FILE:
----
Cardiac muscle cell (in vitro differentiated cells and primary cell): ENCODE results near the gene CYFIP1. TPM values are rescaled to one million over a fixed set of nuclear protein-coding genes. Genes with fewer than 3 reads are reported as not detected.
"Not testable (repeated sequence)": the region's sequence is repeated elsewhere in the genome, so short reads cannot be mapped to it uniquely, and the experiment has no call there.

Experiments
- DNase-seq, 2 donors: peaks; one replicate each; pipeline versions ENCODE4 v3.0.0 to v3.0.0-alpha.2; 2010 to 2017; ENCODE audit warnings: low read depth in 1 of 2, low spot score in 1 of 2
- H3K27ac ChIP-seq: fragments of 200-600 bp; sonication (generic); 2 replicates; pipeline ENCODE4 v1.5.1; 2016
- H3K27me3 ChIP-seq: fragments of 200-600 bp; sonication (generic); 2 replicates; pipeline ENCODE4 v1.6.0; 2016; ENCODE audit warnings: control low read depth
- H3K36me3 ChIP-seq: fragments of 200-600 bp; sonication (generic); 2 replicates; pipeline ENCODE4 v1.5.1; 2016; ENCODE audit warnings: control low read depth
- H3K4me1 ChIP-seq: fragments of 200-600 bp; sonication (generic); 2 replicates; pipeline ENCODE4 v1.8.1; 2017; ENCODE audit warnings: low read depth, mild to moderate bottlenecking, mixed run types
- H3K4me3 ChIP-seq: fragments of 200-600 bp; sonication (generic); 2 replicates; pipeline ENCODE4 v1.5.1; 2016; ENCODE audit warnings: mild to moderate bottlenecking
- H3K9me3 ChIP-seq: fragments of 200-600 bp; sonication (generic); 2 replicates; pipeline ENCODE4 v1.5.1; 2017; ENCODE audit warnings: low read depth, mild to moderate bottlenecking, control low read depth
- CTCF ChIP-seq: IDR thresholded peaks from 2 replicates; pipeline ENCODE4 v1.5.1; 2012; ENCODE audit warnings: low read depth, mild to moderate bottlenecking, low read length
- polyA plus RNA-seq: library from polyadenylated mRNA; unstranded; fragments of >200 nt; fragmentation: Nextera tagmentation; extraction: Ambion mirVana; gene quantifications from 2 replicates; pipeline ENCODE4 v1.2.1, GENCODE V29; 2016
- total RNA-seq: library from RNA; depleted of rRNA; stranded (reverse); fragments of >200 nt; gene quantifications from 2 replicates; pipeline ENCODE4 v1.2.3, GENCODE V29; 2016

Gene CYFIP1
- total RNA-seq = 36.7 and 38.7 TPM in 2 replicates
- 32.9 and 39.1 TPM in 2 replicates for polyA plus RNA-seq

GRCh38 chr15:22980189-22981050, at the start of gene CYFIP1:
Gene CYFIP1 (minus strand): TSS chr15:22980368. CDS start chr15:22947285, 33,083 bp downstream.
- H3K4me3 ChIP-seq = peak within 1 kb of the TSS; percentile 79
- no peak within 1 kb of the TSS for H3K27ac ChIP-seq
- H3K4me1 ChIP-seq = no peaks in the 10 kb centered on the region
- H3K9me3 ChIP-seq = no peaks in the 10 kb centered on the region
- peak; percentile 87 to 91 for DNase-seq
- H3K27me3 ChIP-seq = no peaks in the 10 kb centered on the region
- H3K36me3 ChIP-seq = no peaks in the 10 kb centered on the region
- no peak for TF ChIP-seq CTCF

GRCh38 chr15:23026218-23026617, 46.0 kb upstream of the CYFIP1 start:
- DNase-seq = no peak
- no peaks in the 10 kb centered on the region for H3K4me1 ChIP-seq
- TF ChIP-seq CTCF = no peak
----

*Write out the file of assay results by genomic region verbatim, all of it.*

Cardiac muscle cell (in vitro differentiated cells and primary cell): ENCODE results near the gene CYFIP1. TPM values are rescaled to one million over a fixed set of nuclear protein-coding genes. Genes with fewer than 3 reads are reported as not detected.
"Not testable (repeated sequence)": the region's sequence is repeated elsewhere in the genome, so short reads cannot be mapped to it uniquely, and the experiment has no call there.

Experiments
- DNase-seq, 2 donors: peaks; one replicate each; pipeline versions ENCODE4 v3.0.0 to v3.0.0-alpha.2; 2010 to 2017; ENCODE audit warnings: low read depth in 1 of 2, low spot score in 1 of 2
- H3K27ac ChIP-seq: fragments of 200-600 bp; sonication (generic); 2 replicates; pipeline ENCODE4 v1.5.1; 2016
- H3K27me3 ChIP-seq: fragments of 200-600 bp; sonication (generic); 2 replicates; pipeline ENCODE4 v1.6.0; 2016; ENCODE audit warnings: control low read depth
- H3K36me3 ChIP-seq: fragments of 200-600 bp; sonication (generic); 2 replicates; pipeline ENCODE4 v1.5.1; 2016; ENCODE audit warnings: control low read depth
- H3K4me1 ChIP-seq: fragments of 200-600 bp; sonication (generic); 2 replicates; pipeline ENCODE4 v1.8.1; 2017; ENCODE audit warnings: low read depth, mild to moderate bottlenecking, mixed run types
- H3K4me3 ChIP-seq: fragments of 200-600 bp; sonication (generic); 2 replicates; pipeline ENCODE4 v1.5.1; 2016; ENCODE audit warnings: mild to moderate bottlenecking
- H3K9me3 ChIP-seq: fragments of 200-600 bp; sonication (generic); 2 replicates; pipeline ENCODE4 v1.5.1; 2017; ENCODE audit warnings: low read depth, mild to moderate bottlenecking, control low read depth
- CTCF ChIP-seq: IDR thresholded peaks from 2 replicates; pipeline ENCODE4 v1.5.1; 2012; ENCODE audit warnings: low read depth, mild to moderate bottlenecking, low read length
- polyA plus RNA-seq: library from polyadenylated mRNA; unstranded; fragments of >200 nt; fragmentation: Nextera tagmentation; extraction: Ambion mirVana; gene quantifications from 2 replicates; pipeline ENCODE4 v1.2.1, GENCODE V29; 2016
- total RNA-seq: library from RNA; depleted of rRNA; stranded (reverse); fragments of >200 nt; gene quantifications from 2 replicates; pipeline ENCODE4 v1.2.3, GENCODE V29; 2016

Gene CYFIP1
- total RNA-seq = 36.7 and 38.7 TPM in 2 replicates
- 32.9 and 39.1 TPM in 2 replicates for polyA plus RNA-seq

GRCh38 chr15:22980189-22981050, at the start of gene CYFIP1:
Gene CYFIP1 (minus strand): TSS chr15:22980368. CDS start chr15:22947285, 33,083 bp downstream.
- H3K4me3 ChIP-seq = peak within 1 kb of the TSS; percentile 79
- no peak within 1 kb of the TSS for H3K27ac ChIP-seq
- H3K4me1 ChIP-seq = no peaks in the 10 kb centered on the region
- H3K9me3 ChIP-seq = no peaks in the 10 kb centered on the region
- peak; percentile 87 to 91 for DNase-seq
- H3K27me3 ChIP-seq = no peaks in the 10 kb centered on the region
- H3K36me3 ChIP-seq = no peaks in the 10 kb centered on the region
- no peak for TF ChIP-seq CTCF

GRCh38 chr15:23026218-23026617, 46.0 kb upstream of the CYFIP1 start:
- DNase-seq = no peak
- no peaks in the 10 kb centered on the region for H3K4me1 ChIP-seq
- TF ChIP-seq CTCF = no peak